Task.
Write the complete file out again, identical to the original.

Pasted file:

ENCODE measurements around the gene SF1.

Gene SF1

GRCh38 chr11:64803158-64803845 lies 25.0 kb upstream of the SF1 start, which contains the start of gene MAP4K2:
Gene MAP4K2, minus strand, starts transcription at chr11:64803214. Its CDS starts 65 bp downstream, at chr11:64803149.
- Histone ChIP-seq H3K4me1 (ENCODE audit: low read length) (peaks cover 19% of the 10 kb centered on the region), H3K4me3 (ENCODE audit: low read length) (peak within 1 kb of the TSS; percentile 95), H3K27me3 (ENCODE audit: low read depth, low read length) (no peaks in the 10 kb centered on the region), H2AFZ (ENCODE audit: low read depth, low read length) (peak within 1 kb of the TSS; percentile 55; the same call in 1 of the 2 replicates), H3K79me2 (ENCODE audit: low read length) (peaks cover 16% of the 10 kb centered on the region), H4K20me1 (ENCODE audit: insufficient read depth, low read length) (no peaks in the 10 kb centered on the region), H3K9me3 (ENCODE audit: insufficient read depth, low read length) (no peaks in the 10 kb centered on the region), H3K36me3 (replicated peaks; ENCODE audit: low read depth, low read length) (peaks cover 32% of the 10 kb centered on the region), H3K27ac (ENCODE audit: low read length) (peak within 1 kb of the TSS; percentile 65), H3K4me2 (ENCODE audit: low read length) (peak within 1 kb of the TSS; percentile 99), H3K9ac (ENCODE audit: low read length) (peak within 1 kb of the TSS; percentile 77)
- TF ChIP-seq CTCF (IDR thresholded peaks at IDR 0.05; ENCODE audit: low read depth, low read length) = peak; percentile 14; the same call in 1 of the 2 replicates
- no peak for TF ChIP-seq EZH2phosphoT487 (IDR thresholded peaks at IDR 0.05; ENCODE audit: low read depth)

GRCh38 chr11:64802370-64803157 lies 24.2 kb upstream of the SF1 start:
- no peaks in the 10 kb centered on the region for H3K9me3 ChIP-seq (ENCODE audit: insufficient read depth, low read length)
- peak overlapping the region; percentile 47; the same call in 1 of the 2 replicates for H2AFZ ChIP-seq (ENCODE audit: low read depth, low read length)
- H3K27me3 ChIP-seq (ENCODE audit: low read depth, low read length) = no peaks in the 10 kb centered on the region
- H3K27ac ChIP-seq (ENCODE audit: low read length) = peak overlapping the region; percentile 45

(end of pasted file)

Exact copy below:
ENCODE measurements around the gene SF1.

Gene SF1

GRCh38 chr11:64803158-64803845 lies 25.0 kb upstream of the SF1 start, which contains the start of gene MAP4K2:
Gene MAP4K2, minus strand, starts transcription at chr11:64803214. Its CDS starts 65 bp downstream, at chr11:64803149.
- Histone ChIP-seq H3K4me1 (ENCODE audit: low read length) (peaks cover 19% of the 10 kb centered on the region), H3K4me3 (ENCODE audit: low read length) (peak within 1 kb of the TSS; percentile 95), H3K27me3 (ENCODE audit: low read depth, low read length) (no peaks in the 10 kb centered on the region), H2AFZ (ENCODE audit: low read depth, low read length) (peak within 1 kb of the TSS; percentile 55; the same call in 1 of the 2 replicates), H3K79me2 (ENCODE audit: low read length) (peaks cover 16% of the 10 kb centered on the region), H4K20me1 (ENCODE audit: insufficient read depth, low read length) (no peaks in the 10 kb centered on the region), H3K9me3 (ENCODE audit: insufficient read depth, low read length) (no peaks in the 10 kb centered on the region), H3K36me3 (replicated peaks; ENCODE audit: low read depth, low read length) (peaks cover 32% of the 10 kb centered on the region), H3K27ac (ENCODE audit: low read length) (peak within 1 kb of the TSS; percentile 65), H3K4me2 (ENCODE audit: low read length) (peak within 1 kb of the TSS; percentile 99), H3K9ac (ENCODE audit: low read length) (peak within 1 kb of the TSS; percentile 77)
- TF ChIP-seq CTCF (IDR thresholded peaks at IDR 0.05; ENCODE audit: low read depth, low read length) = peak; percentile 14; the same call in 1 of the 2 replicates
- no peak for TF ChIP-seq EZH2phosphoT487 (IDR thresholded peaks at IDR 0.05; ENCODE audit: low read depth)

GRCh38 chr11:64802370-64803157 lies 24.2 kb upstream of the SF1 start:
- no peaks in the 10 kb centered on the region for H3K9me3 ChIP-seq (ENCODE audit: insufficient read depth, low read length)
- peak overlapping the region; percentile 47; the same call in 1 of the 2 replicates for H2AFZ ChIP-seq (ENCODE audit: low read depth, low read length)
- H3K27me3 ChIP-seq (ENCODE audit: low read depth, low read length) = no peaks in the 10 kb centered on the region
- H3K27ac ChIP-seq (ENCODE audit: low read length) = peak overlapping the region; percentile 45